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Children are naturally curious and love to explore. Young children especially like to explore by putting things in their mouths. Before or as soon as children begin crawling or walking, parents and caregivers need to take extra steps to make sure harmful items are out of reach, out of sight, and locked up if possible.
Take a moment to check each room in your home using the checklist in this publication.
Place a check in the first column next to the item if it is STORED OUT OF REACH OF CHILDREN.
Place a check in the second column next to the item if it is STORED IN A LOCKED CABINET WITH A SAFETY LATCH.
Also keep in mind that children may get into trash containers. Trash containers that contain spoiled food, sharp objects (like discarded razor blades), or batteries should have a child-resistant cover or be kept out of a child’s reach. Purses and other bags that hold potential hazards, including medicines, should be kept out of a child’s reach too.
Most poisonings occur when parents or caregivers are home but not paying attention.
Keep products in original packaging.
Store in locked cabinets or containers, out of sight and reach of children.
Install a safety latch—that locks when you close the door—on child-accessible cabinets.
Detergent in single-use laundry packets is very concentrated and can be toxic. Even a small amount of the detergent can cause serious breathing or stomach problems or eye irritation.
Never let your children handle or play with the packets. The packets dissolve quickly when in contact with water, wet hands, or saliva.
Remember to seal the container and store it in a locked cabinet after each use. Make sure the container is out of sight and reach of children.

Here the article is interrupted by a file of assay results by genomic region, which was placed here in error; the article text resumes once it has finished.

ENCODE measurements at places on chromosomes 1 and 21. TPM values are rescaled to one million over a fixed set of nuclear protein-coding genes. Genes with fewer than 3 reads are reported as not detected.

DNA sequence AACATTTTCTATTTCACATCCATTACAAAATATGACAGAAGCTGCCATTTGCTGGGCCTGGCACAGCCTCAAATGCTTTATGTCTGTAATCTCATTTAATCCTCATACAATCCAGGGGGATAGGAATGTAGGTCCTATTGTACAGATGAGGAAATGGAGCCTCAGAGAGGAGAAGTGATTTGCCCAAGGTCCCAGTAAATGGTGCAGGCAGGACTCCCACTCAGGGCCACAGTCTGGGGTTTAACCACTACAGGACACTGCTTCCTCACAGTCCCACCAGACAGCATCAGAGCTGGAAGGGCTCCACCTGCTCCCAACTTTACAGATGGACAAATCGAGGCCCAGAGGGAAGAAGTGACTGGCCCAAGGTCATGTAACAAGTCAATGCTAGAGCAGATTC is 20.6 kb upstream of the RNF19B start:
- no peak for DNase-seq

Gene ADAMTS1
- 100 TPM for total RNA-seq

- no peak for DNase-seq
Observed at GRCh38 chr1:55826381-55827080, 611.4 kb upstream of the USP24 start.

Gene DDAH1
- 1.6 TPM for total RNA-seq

Adults should follow the instructions on the product label.
Medicines can be harmful if not taken as directed.
Purchase and keep medicines in original containers with safety caps.
Check the label each time you give a child medicine to ensure proper dosage.
Small objects can be choking hazards or harmful if swallowed.
Check your floors regularly for small objects. This is particularly important if someone in the household has a hobby that involves small items or if there are older children who have small items.
Make sure battery covers are secure on remote controls, key fobs, musical books, and greeting cards. Store devices that contain small button-cell batteries out of reach and sight of children. Button batteries can cause severe injury or death if ingested.
If you find your child with an open or empty container of a dangerous nonfood item, your child may have been poisoned.
Stay calm and act quickly.
Get the item away from your child. If there is still some in your child’s mouth, make him spit it out or remove it with your fingers. Keep this material along with anything else that might help determine what your child swallowed.
Do not make your child vomit because it may cause more damage.
If your child is unconscious, not breathing, or having convulsions or seizures, call 911 or your local emergency number right away.
If your child does not have these symptoms, call Poison Help at 1-800-222-1222. You may be asked for the following information:
Your name and phone number
Your child’s name, age, and weight
Any medical conditions your child has
Any medicine your child is taking
The name of the item your child swallowed
The time your child swallowed the item (or when you found your child), and the amount you think was swallowed
If the poison is very dangerous, or if your child is very young, you may be told to take him to the nearest hospital. If your child is not in danger, the Poison Help staff will tell you what to do to help your child at home.
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The persons whose photographs are depicted in this publication are professional models. They have no relation to the issues discussed. Any characters they are portraying are fictional.
This publication has been developed by the American Academy of Pediatrics. The authors and contributors are expert authorities in the field of pediatrics. No commercial involvement of any kind has been solicited or accepted in the development of the content of this publication.